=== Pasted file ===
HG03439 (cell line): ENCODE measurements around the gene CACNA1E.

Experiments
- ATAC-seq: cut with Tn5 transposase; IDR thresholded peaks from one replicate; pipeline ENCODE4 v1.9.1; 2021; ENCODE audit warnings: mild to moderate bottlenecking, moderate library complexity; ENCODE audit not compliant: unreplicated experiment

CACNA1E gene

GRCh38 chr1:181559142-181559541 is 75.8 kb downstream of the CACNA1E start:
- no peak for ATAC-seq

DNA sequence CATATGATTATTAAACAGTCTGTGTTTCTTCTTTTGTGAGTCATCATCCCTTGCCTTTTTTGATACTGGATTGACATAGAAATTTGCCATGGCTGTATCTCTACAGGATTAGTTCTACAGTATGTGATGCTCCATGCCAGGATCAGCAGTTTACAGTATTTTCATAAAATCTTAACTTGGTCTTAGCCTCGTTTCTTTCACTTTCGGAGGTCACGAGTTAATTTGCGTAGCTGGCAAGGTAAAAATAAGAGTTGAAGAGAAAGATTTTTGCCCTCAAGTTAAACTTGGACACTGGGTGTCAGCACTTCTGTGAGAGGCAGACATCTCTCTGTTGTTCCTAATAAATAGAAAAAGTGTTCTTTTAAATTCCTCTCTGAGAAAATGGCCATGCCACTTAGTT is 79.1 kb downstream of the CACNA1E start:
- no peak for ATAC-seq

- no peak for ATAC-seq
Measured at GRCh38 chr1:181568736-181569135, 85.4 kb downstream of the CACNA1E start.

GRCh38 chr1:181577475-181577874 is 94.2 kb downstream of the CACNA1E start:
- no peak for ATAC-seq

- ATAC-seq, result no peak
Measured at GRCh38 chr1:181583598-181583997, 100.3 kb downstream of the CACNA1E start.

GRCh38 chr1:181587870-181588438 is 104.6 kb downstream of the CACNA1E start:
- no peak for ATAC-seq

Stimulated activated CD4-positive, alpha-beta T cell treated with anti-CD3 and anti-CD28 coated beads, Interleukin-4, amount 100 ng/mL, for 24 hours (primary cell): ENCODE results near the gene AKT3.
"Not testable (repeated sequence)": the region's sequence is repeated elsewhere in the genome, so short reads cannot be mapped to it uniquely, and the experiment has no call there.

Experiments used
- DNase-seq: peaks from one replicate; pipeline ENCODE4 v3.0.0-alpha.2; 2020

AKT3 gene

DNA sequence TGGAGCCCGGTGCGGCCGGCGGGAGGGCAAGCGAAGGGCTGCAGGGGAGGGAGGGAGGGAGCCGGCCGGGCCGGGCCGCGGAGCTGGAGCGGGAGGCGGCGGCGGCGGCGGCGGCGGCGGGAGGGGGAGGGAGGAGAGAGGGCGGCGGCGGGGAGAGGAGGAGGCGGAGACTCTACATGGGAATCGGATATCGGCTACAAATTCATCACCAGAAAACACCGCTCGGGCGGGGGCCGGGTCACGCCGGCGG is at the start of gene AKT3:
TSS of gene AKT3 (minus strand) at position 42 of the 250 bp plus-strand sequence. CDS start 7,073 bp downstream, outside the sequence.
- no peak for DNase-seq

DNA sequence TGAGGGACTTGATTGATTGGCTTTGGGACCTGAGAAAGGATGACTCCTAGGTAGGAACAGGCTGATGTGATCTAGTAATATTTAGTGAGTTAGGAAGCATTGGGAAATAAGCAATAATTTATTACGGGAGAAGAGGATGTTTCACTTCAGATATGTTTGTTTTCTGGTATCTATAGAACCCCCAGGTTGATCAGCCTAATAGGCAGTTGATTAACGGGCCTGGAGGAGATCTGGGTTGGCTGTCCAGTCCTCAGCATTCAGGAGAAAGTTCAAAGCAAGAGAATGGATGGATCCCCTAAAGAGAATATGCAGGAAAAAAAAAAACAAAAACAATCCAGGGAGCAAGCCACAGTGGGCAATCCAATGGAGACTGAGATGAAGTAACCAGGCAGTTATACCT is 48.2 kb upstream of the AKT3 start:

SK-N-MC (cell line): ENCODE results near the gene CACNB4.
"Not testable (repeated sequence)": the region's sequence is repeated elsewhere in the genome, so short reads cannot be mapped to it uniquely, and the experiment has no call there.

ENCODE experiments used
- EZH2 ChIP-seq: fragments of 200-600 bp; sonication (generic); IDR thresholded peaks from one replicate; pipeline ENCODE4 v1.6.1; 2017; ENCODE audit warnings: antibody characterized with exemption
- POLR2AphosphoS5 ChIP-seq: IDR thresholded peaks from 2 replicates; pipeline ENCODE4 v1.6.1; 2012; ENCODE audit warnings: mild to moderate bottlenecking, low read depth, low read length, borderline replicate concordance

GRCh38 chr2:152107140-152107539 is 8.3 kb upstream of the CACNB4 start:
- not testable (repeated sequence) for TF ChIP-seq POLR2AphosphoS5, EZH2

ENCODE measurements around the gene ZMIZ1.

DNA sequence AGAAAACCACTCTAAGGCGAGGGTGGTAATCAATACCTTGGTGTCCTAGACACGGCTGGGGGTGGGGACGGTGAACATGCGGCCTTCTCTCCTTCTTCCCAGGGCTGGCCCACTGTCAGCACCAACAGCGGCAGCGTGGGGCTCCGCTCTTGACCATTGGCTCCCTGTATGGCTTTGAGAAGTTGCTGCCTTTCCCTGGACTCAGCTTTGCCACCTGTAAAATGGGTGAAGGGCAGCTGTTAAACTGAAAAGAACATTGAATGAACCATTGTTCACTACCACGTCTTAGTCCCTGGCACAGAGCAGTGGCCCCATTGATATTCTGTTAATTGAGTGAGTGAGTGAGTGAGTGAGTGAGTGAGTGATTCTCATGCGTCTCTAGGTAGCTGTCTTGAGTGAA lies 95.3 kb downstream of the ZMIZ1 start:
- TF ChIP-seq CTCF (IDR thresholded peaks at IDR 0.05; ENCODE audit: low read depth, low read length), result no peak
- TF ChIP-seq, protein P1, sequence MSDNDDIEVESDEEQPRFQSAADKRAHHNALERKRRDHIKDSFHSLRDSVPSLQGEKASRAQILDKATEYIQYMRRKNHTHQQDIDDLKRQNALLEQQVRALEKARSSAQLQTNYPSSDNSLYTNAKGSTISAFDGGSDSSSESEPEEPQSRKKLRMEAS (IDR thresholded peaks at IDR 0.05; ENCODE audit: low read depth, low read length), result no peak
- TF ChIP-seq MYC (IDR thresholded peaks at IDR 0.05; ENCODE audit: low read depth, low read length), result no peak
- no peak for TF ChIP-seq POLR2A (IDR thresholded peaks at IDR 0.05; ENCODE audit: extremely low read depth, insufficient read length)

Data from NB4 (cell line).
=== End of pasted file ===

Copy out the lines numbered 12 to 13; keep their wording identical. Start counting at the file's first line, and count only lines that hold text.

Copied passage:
- no peak for ATAC-seq

- ATAC-seq, result no peak